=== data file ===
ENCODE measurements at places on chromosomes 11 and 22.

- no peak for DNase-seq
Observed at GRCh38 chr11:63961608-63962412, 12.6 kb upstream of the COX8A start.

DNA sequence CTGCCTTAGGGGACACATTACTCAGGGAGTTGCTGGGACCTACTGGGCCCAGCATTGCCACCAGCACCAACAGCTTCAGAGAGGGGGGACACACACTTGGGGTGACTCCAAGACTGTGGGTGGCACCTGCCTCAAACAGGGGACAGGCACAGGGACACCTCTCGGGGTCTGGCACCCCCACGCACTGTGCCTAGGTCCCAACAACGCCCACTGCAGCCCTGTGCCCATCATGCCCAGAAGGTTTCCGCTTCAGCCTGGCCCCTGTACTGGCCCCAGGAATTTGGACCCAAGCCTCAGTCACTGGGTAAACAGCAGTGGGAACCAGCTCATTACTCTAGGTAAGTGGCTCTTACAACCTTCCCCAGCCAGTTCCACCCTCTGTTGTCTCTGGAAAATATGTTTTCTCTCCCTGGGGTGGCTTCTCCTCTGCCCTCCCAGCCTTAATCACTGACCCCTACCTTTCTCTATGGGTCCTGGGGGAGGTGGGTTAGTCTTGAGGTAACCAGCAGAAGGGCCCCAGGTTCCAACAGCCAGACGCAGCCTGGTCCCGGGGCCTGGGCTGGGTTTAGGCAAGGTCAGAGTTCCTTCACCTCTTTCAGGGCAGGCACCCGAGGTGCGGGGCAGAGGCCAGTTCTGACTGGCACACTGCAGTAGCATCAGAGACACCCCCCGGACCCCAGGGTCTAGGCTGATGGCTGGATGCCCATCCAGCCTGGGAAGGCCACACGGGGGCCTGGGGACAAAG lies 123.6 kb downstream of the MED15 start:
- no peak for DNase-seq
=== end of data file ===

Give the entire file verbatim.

ENCODE measurements at places on chromosomes 11 and 22.

- no peak for DNase-seq
Observed at GRCh38 chr11:63961608-63962412, 12.6 kb upstream of the COX8A start.

DNA sequence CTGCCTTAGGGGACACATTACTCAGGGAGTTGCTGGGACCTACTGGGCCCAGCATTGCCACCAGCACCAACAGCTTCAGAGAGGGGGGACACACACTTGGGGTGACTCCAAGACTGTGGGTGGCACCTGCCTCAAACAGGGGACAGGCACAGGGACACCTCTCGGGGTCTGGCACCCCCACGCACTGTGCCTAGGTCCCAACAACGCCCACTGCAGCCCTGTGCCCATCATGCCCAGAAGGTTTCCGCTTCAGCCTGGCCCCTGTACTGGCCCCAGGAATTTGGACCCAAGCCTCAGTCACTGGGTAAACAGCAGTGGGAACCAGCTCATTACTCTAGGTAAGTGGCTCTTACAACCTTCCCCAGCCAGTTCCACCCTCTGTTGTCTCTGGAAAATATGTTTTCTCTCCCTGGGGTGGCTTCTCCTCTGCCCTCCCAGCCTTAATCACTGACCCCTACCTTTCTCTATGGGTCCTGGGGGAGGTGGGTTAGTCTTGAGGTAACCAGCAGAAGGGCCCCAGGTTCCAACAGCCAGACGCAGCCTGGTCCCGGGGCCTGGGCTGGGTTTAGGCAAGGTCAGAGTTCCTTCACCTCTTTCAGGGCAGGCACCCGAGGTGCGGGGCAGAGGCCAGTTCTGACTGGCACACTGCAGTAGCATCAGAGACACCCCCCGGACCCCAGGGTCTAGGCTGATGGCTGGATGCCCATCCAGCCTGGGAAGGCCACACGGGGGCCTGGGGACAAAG lies 123.6 kb downstream of the MED15 start:
- no peak for DNase-seq